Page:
The court of appeals failed to identify a “best interests” functions of a family court existing at 1871 common law because in 1871 no civil judicial tribunal possessed jurisdiction over divorce or child custody. “It is elementary that in the early history of jurisprudence in England the common law courts exercised no jurisdiction over divorce cases, jurisdiction in such matters resting entirely with the ecclesiastical courts of the realm.” Peterson v. Peterson, 24 Haw. 239, 246 (1918). American family law has no common law lineage—it is entirely a twentieth century statutory creation. N. Blake, The Road To Reno, A History of Divorce in the United States 56 (1962). The concept of “best interests of the child” arose in the twentieth century. See R. Mnookin, Child-Custody Adjudication: Judicial Functions in the Face of Indeterminacy, 39 Law and Contemp. Prob. 226, 234 (1975).
4. Under Bradley, Family Court Functions are Inferior, and Thus Not Entitled to Absolute Immunity
“Family” jurisdiction is incontrovertibly specific—and thus inferior to a court of general jurisdiction. Minn. Stat. 518. Family court “in a dissolution proceeding is a court of limited jurisdiction.” King v. State Educ. Dep’t, 182 F.3d 162 (2d Cir.1999); People United for Children, Inc. v. City of New York, 108 F. Supp. 2d 275, 286 (S.D.N.Y. 2000) (holding family court not a “court of competent jurisdiction” for Rooker-Feldman analysis). Randall v. Brigham, 74 U. S. 523 (1868) describes the limited scope of immunity for “inferior courts”: Judges exercising limited jurisdiction were immune for acts within the limited jurisdiction, yet were liable for civil damages for acts in excess of their jurisdiction, and for acts done “maliciously or corruptly.” Randall at 531. This observation was not disturbed in Bradly. While Judge Knutson bears the burden of demonstrating family court function even existed at 1871 common law, in no case will he identify an immunity scope greater than an 1871 inferior court—judicial acts within “family” jurisdiction not done “maliciously or corruptly.” Id.
The court of appeals’ extension of the rule for a court of general jurisdiction—which immunizes acts done with “malice or corruption of motive”—to inferior family jurisdiction was error.
5. The Court of Appeals Conflated (1) “Judicial in Nature” and (2) Subject Matter Jurisdiction
The court of appeals referenced “the flexibility that Minnesota’s custody laws to give to the court to determine the best interests of the children”—concluding that statutory authorization supports a conclusion that the “listening session constituted a function normally performed by a judge in deciding custody disputes.” App. 4a. This is a misconstruction of Stump’s test: The existence of subject matter jurisdiction (“flexible” statutes “to determine the best interests of the children.”) is not determinative of “judicial in nature.” An official asserting immunity must prove both (1) judicial act and (2) within subject matter jurisdiction. Stump at 362.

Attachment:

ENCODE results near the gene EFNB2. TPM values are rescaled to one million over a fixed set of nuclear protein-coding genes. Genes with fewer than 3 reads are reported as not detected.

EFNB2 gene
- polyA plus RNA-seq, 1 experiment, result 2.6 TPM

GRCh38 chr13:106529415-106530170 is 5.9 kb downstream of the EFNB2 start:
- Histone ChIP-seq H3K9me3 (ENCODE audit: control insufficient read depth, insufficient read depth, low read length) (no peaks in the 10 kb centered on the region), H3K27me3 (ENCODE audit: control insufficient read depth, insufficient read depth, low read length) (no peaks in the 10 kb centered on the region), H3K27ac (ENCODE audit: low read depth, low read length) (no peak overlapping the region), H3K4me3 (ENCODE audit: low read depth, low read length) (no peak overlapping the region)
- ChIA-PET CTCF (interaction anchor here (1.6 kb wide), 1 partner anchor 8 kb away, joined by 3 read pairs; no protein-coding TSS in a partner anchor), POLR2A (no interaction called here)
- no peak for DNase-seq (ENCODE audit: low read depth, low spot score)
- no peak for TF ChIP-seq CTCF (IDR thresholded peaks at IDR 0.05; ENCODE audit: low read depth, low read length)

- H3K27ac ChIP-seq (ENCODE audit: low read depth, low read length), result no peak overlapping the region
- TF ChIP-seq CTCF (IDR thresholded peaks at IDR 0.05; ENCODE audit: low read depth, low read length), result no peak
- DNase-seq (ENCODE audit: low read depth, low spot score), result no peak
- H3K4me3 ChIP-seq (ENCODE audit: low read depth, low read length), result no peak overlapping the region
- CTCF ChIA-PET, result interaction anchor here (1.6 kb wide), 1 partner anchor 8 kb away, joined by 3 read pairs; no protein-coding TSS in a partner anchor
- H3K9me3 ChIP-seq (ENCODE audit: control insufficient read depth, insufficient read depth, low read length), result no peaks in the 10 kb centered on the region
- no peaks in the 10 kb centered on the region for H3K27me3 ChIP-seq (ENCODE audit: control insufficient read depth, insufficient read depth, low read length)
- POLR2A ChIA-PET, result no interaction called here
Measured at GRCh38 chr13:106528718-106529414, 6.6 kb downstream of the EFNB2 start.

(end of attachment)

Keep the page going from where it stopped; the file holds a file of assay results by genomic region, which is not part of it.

Yet the court of appeals attributed the second “subject matter jurisdiction” element to the first—“judicial act” factor. When “flexible jurisdiction” is properly analyzed only under the second—subject matter jurisdiction—prong, the court of appeals analysis under the first prong is bereft of supporting findings. The court of appeals’ extension of immunity absent proof of both elements was error. Id.
6. The Circuits are Divided on Immunity of Psychologist and Social Worker Function
The courts of appeal disagree on the level of immunity appropriate for court-connected psychologists and social workers, warranting review under Rules 10(c). The Third, Seventh, Eighth, and Tenth Circuits have incorrectly extended quasi-judicial immunity to various functions of court-appointed social workers and psychologists, reasoning these investigators are “arms” of a court similar to prosecutors. The Ninth Circuit has corrected its course, aligning with Antoine and Kalina. These stubbornly inconsistent decisions warrant review under Rules 10 (a) and (c).
4. Family Courts’ highly-invasive equitable powers to issue “stay away” and property control orders are unique to family court, which was created in the twentieth century and thus cannot be immune
From the Petition:
D. The Court of Appeals Failed to Analyze (c) “Stay Away” and Property Commands and (d) Arrest and Shackling of Counsel in a Wheelchair at Trial
Neither the district court nor the court of appeals analyzed whether (c) movement and property control orders or (d) arrest and shackling of counsel were immune.
Regarding (c), movement and property control orders, as noted above, modern family courts exercise highly invasive equitable powers to order litigants to stay away from their family and friends, abandon their home, surrender property, and undergo expensive and humiliating “forensic examinations,” psychotherapy, and “supervised visitation.” “[O]ver three thousand four hundred (3,400) directives of Defendant David L Knutson [sic] regulate this [Plaintiff’s] family, without due process or rule of law or rule of evidence” seizing Plaintiff from her home, children and Property. App.22a. Given that these sweeping powers to control family are enabled by twentieth-century legislation—and only in twentieth century family courts—Judge Knutson could not carry his burden of proving such function as “judicial” in 1871.
5. The warrantless arrest and shackling of counsel while forced to try her client’s case is not immune under several Supreme Court precedents
From the Petition:
Regarding (d) — arrest and shackling of counsel — several courts have held physical assault or evicting litigants are not judicial acts. See, e.g., Greggory, Harper, supra. It is apparent that Judge Knutson could not have carried his burden of showing immunity for the illegal arrest and shackling of Petitioner’s counsel, and then carrying on the trial with the attorney in handcuffs.
6. The Civil Rights Act was enacted expressly to abrogate judicial immunity